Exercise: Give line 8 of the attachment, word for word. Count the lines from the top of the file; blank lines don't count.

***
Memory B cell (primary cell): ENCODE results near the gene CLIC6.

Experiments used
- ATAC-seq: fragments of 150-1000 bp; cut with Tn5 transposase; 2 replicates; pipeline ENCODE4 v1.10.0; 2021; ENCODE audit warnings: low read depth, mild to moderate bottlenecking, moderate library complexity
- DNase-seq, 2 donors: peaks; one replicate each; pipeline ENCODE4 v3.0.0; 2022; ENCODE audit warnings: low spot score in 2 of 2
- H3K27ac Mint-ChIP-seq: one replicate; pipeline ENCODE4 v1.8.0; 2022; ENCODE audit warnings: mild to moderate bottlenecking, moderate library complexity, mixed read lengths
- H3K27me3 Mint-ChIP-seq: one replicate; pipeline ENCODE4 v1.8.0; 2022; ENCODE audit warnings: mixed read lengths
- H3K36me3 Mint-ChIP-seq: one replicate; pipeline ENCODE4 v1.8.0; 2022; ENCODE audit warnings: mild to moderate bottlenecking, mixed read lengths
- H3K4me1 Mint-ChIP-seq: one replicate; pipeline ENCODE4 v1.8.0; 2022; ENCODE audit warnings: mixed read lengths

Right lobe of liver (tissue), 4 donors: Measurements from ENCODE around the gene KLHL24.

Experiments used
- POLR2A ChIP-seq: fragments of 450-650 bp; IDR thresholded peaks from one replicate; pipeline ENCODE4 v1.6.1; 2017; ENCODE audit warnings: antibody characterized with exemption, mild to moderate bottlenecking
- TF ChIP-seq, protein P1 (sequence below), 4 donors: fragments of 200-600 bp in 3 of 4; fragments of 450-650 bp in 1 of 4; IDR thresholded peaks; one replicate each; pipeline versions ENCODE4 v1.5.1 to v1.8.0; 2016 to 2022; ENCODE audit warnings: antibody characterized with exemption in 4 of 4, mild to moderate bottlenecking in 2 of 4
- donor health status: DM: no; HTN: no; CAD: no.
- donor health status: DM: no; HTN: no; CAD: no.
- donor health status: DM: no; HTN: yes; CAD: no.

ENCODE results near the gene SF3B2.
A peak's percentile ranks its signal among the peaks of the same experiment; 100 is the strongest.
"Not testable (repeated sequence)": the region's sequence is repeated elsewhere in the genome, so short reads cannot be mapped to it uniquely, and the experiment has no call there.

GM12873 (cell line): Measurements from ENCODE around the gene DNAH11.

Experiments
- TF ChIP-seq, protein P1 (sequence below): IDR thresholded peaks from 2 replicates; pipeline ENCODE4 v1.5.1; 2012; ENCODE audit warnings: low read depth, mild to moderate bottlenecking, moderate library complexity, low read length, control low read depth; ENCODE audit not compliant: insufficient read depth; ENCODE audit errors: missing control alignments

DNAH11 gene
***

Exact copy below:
- H3K4me1 Mint-ChIP-seq: one replicate; pipeline ENCODE4 v1.8.0; 2022; ENCODE audit warnings: mixed read lengths